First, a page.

Headaches are a nuisance. They seem to creep up on you right when you need the most amount of focus or maybe they come at full force out of nowhere. No matter how you experience your headaches, the most annoying aspect is that it seems like there are not many ways to relieve the pain and symptoms.
Why are headaches so hard to treat? Well, there are many answers to this question. One way we will help you understand a bit more about your headaches is first by determining what kind of headaches you have. There are numerous types of headaches and when you understand the type of headache you commonly get, you then can determine what interventions are going to best suit you. Read on to learn about the most common types of headaches. As you read, pay attention and see where you fit!
A migraine headache is typically felt on one side of the head but can sometimes occur on both sides. The pain is described as a throbbing or pulsating pain that stays constant and can be accompanied with nausea, vomiting, light sensitivity, or sound sensitivity. Sometimes, migraines start with a warning sign, called an aura. An aura can include seeing flashing lights, stars, or even blind spots and typically comes about 30 minutes before the migraine symptoms.
The standard treatment is medication. Over the counter pain relievers are typically used for more mild migraines and prescription medications are used for more severe symptoms. Other treatments can include relaxation exercises, getting an adequate amount of sleep, resting in a dark room, or using an ice pack at the site of pain.
These types of headaches are usually the most painful but last a shorter amount of time than migraine headaches. Pain is typically located around one eye and may radiate to other areas. They are called cluster headaches because they are experienced often in bouts (clusters) where there are frequent headaches and then there are periods of remission with no headaches at all. The clusters last around 6-12 weeks and the remission periods can last from months to years.
The standard treatment also includes medications used to treat migraine headaches. In severe cases, breathing pure oxygen is sometimes recommended by a physician.
Tension headaches are exactly what they sound like. The headache is caused by tension at the muscles surrounding the neck and head. This is usually caused by stress or from maintaining the same position for a long period of time, like sitting at a desk. The pain is typically felt as tightness, pressure, or a dull aching feeling.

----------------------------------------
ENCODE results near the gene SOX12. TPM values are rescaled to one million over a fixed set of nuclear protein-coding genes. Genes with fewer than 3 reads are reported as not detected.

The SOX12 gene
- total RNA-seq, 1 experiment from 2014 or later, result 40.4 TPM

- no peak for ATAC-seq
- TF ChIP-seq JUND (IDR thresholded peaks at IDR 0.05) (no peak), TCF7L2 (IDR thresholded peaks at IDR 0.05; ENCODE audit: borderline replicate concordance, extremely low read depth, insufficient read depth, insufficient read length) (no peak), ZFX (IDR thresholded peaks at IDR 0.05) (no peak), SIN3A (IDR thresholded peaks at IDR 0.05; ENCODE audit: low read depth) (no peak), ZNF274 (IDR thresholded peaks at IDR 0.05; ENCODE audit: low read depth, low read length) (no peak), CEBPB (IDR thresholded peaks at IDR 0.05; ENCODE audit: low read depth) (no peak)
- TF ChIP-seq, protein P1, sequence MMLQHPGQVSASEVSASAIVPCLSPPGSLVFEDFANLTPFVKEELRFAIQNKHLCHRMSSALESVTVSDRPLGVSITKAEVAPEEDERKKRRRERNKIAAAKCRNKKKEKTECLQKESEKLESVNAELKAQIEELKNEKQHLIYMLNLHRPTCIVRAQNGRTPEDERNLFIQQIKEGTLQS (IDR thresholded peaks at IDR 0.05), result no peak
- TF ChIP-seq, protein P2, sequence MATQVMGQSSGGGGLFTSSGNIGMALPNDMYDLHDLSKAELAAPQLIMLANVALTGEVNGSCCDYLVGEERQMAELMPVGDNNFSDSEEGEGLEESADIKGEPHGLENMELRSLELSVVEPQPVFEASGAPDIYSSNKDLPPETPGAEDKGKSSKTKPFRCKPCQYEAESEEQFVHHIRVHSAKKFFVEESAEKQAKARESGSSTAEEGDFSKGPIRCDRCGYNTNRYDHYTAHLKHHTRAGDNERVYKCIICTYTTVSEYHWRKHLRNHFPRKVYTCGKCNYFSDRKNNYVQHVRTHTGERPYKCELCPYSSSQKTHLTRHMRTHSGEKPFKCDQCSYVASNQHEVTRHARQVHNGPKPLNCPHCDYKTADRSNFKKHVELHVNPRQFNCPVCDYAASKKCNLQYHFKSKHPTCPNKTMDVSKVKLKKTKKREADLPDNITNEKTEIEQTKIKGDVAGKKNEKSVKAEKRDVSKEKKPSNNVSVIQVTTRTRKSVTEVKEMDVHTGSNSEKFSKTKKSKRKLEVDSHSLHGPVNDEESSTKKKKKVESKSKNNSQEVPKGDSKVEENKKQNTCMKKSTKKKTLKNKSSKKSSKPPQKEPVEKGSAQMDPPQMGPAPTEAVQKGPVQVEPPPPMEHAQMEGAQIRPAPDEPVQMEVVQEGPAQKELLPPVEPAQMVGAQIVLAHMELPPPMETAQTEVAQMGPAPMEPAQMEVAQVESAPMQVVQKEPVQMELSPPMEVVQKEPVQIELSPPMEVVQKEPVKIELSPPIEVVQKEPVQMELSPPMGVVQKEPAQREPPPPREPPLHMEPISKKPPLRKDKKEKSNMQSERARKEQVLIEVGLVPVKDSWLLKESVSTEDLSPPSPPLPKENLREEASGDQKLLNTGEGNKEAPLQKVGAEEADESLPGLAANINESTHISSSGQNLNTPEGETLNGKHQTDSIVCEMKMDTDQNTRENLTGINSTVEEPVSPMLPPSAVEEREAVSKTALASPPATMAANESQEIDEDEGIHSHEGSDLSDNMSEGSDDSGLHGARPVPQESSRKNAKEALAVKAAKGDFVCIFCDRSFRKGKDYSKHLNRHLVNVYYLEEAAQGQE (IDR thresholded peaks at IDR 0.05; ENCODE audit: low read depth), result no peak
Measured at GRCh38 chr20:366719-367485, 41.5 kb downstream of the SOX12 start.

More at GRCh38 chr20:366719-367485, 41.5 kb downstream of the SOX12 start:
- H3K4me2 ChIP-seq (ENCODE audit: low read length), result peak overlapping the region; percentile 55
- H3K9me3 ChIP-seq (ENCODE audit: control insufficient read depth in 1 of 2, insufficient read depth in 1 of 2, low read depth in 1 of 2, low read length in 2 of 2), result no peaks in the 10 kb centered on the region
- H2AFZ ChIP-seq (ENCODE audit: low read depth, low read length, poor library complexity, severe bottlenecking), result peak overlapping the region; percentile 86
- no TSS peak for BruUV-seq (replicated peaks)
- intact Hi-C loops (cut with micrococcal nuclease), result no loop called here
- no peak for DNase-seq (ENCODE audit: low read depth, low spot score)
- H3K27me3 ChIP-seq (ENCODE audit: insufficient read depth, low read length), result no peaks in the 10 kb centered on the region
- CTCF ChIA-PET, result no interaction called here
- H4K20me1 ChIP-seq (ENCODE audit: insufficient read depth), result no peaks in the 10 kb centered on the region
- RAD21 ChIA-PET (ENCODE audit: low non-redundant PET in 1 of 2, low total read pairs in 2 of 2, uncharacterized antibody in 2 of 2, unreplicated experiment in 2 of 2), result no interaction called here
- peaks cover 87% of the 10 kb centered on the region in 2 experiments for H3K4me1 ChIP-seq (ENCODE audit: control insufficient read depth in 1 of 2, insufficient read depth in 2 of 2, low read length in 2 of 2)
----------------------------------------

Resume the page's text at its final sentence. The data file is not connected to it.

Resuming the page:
This type of headache can be treated with medications, such as muscle relaxers, but also responds well to physical therapy. Physical therapy helps to correct the underlying cause of your headaches, instead of masking the pain, so that the headaches don't return. Your physical therapist will utilize a combination of hands-on therapy to assist in relaxing the muscles and decreasing tension, as well as exercise to correct any muscle imbalances that may predispose your body to over-utilize or under-utilize various muscles leading to tension headaches.
Cervicogenic headaches originate from the neck and usually are accompanied by neck stiffness or limited movement of the head and neck. The pain can present very similarly to tension headaches with dull aching, pressure, and radiating pain from the back of the head to the front.
The first line of treatment for this type of headache is physical therapy as the cause is typically from poor movement or mobility of the cervical spine. Your physical therapist will perform a thorough assessment to determine if your headaches are in fact caused from a dysfunction in the neck. Treatment includes a combination of hands-on therapy to mobilize the spinal segments and exercises to increase and maintain full range of motion.
Looking for a qualified physical therapist in downtown Milwaukee to treat your headaches? If you are experiencing symptoms that seem to fall in line with tension or cervicogenic headaches, set up an appointment with us and start your journey to becoming pain free.
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